Of course, a lot of practice on the team was actually on the rifle range, shooting at targets. A coach would be present to make suggestions if he thought them warranted. At home, I normally would do homework sitting on the floor in the "sitting position" so that it became unstrained and comfortable. I would however, regularly rehearse match firing in bed before going to sleep, recreating the situation in my mind but not physically. Could one call this a "mind's body"?

I ask myself if high level athletes in certain competitive sports make mental models and mentally compare their performance with those proprioceptive mental models.
  • Tiger Woods occasionally changes his golf swing. Does he create a mental model of the sensory input from his muscles and bones that would occur when he executes the new swing perfectly, and would he plan out how to change the swing in order to more nearly achieve the model?
  • Greg Louganis is an American Olympic diver who won gold medals at the 1984 and 1988 Olympic Games on both the springboard and platform. Did he create a mental model of sensory input from his muscles and bones that would occur with perfection in each of the dives he mastered?
  • Does an Olympic champion gymnast create such a model for each exercise in his/her routine?
I don't know, but I think it possible. Here is what one reference says on the topic:
Mental imagery, often referred to as visualization, is when an individual imagines him or herself performing in the absence of physical practice.  When visualizing, an individual utilizes all of his or her senses in order to recreate an event. In the particular event, the individual should imagine performing to the best of their abilities.   Many other athletes have begun incorporating mental imagery into their training regimens and claim that it has lifted their games to new levels.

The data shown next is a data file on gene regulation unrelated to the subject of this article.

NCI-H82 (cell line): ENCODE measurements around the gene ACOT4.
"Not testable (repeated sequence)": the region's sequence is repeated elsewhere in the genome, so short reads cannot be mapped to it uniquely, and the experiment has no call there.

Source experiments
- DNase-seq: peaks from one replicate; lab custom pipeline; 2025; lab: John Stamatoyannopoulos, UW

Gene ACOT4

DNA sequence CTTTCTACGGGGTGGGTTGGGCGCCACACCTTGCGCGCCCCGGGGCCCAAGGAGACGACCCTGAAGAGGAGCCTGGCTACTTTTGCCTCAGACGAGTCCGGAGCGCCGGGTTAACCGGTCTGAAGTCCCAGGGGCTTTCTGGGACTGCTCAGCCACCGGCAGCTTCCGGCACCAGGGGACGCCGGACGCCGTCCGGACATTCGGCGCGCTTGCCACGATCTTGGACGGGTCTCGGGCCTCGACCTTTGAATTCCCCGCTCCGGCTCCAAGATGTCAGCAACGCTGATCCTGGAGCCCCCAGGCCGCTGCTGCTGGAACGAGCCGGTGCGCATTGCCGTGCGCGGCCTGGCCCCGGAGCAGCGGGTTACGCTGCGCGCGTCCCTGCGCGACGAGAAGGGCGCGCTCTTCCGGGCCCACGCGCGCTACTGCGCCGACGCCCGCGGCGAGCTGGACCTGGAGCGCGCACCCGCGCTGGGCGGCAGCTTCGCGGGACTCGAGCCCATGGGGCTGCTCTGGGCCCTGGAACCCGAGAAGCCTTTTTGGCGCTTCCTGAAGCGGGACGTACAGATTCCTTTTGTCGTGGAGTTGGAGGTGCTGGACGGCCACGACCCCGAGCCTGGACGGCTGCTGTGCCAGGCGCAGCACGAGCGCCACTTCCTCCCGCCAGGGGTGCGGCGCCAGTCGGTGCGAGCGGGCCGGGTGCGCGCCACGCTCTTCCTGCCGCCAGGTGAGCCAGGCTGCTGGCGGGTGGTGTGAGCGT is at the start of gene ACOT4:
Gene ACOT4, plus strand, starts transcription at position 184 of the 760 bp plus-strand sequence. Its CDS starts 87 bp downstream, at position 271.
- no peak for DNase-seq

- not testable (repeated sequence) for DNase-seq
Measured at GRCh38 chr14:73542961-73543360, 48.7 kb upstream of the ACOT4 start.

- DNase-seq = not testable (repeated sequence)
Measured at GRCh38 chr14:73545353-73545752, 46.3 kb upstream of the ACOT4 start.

Apparently women tend to give directions using landmarks while men give directions using north, south, east and west, and estimates of distances. (A half hour driving at 30 miles an hour is equal to 15 miles). And apparently, these tendencies are coded in our genes due to different evolutionary factors that influenced the natural selection of women and of men. Researchers seem now to be discovering how spacial information is encoded in the brain.

My son tells me that he keeps his bedroom pitch black at night. He understands its space well, and can move around in the dark, reaching up at the right time and in the right place to touch the bed-side table lamp if he wishes, or sitting not only where he knows the bed to be in the dark, but at the right place on the bed that his head will just hit the pillow when he lies down. He is able to map his movements exactly to the mental map he has of the room.

I can take a virtual tour of my house. In each room I know were each piece of furniture is located, where each window sits in the wall (and its approximate dimensions). On such a virtual tour, I can stand in my mind at any point in any room, and virtually point to each piece of furniture. (I feel a virtual representation of my hand and arm moving to do the pointing.) Thus I suppose that my son and I each have virtual maps in our minds, which we can call up, but which are not imaged in the mind's eye.